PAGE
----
I teach a lot of people how to improve their property photography but my business also edits several thousand photos every month for estate agents and individual customers all around the UK. On photography workshop days, the questions that I invariably get asked about involve Photoshop and these include, ‘How did you get rid of that car?’ and ‘How do you add blue skies? Some people are fascinated by what can be achieved, but like many other skills, success boils down to experience and the ability to see things differently.

‘The real truth is that there isn’t a set answer. What we do in Photoshop is more art than science. Yes, you have to know how to clone and that there are nuances when doing that. You would need to know, for example, how the brush/clone stamp size and its softness or the hardness of its edges and its opacity etc will affect the area that you’re deleting. Teaching this ISN’T a 5-minute job, so I tend to swerve when I’m asked.

I learned how to Photoshop by teaching myself using Youtube and www.lynda.com, but it took hundreds of hours to get to a point where I felt that I could offer a serious service to my customers.

Take a look at www.doctor-photo.co.uk and you’ll see an example of a property that I’ve ‘extended’ to enable buyers to visualise the owner’s plans. This and the majority of my work involves working on a large screen with images that are magnified so much that you can see each individual pixel. It’s therefore completely true that often, you’re not really sure what an image looks like post-edit until you’ve zoomed back out.

One little trick I’ll share is that when cloning against hard edges, it’s much easier to achieve that edge, (not to colour ‘over the lines’) when you’ve first drawn a selection up to where you want to clone to, using the pen tool or marquee tool. But then, often you’ll see differences in shades, so even a plain cream wall *which you might think would be easy to clone) can easily look unreal because shadows and light will create different hues ranging maybe from brown (in the shadows) to off-white (in the highlighted areas).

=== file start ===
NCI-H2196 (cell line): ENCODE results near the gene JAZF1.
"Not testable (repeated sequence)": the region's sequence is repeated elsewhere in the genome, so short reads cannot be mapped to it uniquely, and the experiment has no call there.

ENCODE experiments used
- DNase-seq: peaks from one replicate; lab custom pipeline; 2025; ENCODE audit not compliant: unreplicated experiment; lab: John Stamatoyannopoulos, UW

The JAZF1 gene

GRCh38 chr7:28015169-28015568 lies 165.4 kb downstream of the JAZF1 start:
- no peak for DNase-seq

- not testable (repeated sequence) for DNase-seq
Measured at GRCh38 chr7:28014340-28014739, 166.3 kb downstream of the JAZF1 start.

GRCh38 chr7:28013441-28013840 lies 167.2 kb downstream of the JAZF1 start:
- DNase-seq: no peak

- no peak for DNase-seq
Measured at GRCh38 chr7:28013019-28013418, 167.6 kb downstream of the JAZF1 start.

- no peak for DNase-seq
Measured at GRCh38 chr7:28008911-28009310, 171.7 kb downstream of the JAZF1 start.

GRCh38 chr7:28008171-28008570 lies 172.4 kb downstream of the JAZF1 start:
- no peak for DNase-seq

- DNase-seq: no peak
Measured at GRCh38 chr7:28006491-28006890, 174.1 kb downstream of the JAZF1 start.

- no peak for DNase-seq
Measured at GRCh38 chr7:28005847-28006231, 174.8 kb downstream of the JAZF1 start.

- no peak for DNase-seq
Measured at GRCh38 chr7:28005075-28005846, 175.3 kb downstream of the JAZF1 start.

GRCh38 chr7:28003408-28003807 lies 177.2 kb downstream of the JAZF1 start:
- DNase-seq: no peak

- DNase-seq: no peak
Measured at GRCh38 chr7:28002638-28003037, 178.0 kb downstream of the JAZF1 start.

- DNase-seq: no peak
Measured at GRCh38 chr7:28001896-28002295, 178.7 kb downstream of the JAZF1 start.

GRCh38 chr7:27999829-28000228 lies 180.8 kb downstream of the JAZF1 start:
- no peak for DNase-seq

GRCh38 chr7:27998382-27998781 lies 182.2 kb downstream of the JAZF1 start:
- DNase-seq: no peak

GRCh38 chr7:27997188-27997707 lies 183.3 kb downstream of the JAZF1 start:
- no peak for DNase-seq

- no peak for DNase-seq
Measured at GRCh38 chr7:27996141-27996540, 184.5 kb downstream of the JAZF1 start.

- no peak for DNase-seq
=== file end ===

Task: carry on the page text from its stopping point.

I’ve added below some images showing ‘before’s and ‘after’s’ and these, you will see, involved having to work at very close quarters. Every image is different. All of them require a different approach. The trick is to look at any project not as one image but as tens, or hundreds or even thousands of small elements and work on those individually, building up a kind of digital jigsaw.

You can take from the above examples that there’s no ‘magic’ stroke of the mouse, and the sharp-eyed will see in the new house photos, that I’ve also added grass and glass balconies. Projects like these when looked at as a whole, can seem daunting, but they become much easier to complete when they’re looked at in minute detail. So that’s the answer to the question that I get asked the most. The question for you, if you’re an agent, is ‘Do you really have the time to do that yourself?